The system created a hierarchy that resulted in the treatment of peop0le and the ecosystems of the periphery as appendages meant to support the growth wants and needs of the developed and more advanced centers of capitalism. The negative relationship of imperialism with the sustainability issue of the planet has been, since its inception, been decided thoroughly by different stages of capitalism including mercantilism, early industrial capitalism and monopoly capitalism (Foster, 1999). And it has been the expansion of this imperialist relation to the planet that has brought about destruction and devastation for the planet and for its inhabitants. It should be noted that Foster has explored how global economic system, guided and directed by capitalism, has always been geared towards private profit and this has cast a deleterious spell on the very existence of the planet. Capitalism has added to the degree of vulnerability of the earth’s fragile natural environment and it has also distressed the ecological balance to a large extent.
Moreover, in the context of environmentalism it must be noted that Foster has put much emphasis on global justice. Encompassing Marx’s ecology, materialism and Nature and entailing works of economists like Herman Daly, Foster has tried to convince the readers about the validity of his argument that it is modernization that has impacted negatively on the environment and ecology of this once-a-green planet.
But Foster has not forgotten to mention the efforts for ensuring conservation. Since the late nineteenth century there have been certain goals and objectives of conservationism and environmentalism, and such aspects have been thoroughly highlighted by Foster in his book. Foster has emphasized the conservationist movement that gained much popularity in the United States in the late nineteenth century. Though many other nations also witnessed its emergence; it was the United States that should be considered the forerunner in this respect.
Harold Barnett and Chandler Morse considered the conservationist movement as a major revolution in the thought process of the Americans and the Westerners against the dominant social philosophy of the market that is self-regulating (Foster, 1999). From the ideological perspective it must be said that Marxism was the European counterpart of the American conservationist ideology and movement. Land as a economic resource has been considered primarily by the conservationist and that is the reason why for Foster, in the context of ensuring the sustainability of the planet, the conservationist movement deserves special mention.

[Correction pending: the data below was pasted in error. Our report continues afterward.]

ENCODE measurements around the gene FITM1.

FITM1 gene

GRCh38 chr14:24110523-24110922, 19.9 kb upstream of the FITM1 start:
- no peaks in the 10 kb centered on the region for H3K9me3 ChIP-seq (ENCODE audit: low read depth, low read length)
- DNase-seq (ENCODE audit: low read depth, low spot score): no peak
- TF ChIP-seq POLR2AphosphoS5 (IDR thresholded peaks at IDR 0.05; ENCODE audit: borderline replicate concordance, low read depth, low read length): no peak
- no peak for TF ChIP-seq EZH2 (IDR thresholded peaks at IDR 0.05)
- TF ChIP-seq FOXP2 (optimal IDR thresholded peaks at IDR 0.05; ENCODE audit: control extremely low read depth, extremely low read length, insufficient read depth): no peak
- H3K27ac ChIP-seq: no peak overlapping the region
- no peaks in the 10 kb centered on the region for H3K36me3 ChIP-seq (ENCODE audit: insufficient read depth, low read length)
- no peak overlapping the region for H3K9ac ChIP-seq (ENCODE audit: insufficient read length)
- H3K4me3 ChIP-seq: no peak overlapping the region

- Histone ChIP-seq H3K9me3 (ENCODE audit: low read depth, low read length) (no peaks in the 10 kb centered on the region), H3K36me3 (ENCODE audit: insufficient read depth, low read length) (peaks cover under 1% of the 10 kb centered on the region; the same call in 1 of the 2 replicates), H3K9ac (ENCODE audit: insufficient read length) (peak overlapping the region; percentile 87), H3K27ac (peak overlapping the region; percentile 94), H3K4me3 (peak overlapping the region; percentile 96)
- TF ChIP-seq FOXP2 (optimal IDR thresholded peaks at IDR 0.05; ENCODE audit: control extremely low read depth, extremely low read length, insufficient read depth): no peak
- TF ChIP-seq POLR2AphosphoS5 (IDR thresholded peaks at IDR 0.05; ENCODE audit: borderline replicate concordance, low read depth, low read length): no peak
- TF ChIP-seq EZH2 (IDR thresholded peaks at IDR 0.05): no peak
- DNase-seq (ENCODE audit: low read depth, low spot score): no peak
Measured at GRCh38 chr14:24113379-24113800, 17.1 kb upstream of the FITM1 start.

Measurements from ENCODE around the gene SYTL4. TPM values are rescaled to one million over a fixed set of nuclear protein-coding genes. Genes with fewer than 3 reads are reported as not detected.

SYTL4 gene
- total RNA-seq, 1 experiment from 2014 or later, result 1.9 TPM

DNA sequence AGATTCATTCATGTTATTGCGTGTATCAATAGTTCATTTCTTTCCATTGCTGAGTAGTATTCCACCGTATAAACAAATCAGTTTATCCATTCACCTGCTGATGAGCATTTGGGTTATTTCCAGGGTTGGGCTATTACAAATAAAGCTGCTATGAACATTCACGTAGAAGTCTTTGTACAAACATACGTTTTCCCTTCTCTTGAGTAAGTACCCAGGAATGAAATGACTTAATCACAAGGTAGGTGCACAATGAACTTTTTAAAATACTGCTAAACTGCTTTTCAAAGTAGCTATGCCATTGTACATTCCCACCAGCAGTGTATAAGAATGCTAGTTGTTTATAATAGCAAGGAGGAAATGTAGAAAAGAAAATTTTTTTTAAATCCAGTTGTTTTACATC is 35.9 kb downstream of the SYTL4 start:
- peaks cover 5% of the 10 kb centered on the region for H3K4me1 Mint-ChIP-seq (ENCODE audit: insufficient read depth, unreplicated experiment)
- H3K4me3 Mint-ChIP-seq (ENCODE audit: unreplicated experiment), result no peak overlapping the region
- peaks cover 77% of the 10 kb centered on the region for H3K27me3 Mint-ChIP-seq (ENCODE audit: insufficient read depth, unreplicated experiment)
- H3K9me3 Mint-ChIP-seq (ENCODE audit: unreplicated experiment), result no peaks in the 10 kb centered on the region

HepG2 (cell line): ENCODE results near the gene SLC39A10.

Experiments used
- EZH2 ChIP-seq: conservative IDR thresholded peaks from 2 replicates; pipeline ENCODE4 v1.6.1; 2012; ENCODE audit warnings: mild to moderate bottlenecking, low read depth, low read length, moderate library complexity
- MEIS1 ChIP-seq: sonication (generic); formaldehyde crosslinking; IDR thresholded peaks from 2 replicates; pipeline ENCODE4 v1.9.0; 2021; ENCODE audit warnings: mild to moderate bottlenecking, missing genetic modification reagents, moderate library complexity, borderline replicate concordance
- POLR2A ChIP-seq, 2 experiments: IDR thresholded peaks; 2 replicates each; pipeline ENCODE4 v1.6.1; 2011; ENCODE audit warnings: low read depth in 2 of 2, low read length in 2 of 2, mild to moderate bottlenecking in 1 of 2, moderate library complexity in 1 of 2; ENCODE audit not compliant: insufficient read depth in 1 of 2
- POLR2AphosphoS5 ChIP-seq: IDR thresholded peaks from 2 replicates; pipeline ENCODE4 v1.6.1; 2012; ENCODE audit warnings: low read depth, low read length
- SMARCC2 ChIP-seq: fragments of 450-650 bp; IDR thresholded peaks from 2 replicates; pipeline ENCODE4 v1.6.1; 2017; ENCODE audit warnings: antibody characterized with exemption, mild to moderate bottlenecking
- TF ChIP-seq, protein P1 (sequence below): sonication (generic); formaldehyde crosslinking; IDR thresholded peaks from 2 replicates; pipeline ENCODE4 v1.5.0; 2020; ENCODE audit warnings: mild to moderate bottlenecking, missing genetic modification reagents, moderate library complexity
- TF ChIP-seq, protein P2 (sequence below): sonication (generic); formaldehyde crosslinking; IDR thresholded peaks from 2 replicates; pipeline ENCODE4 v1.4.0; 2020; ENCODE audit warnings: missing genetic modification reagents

In conclusion it must be said that mainstream environmentalism and the concept of sustainable development are not sufficient enough to address the current global ecological crises and with the dominance of the capitalist world system it is quite difficult to mitigate the present environmental problems. It must be said that to address the ecological imbalance and environmental destruction a poised step must be taken that should entail the process of amalgamating economic, social and political approaches on a simultaneous basis. More political and social support is needed to make the efforts of conservationists and environmentalists a success and to usher a wholesome positive environmental change there should be cooperation between all the three major arenas, viz. social, economic, and political. It should be noted that covering a huge arena starting from pre-Industrial Revolution to post-Industrial Revolution through to the era of modernization, Foster has depicted a expansive picture of the ecological and environmental degradation and this paper has supported Foster’s argument, and pivotally the claim that modernization has impacted negatively on the environment.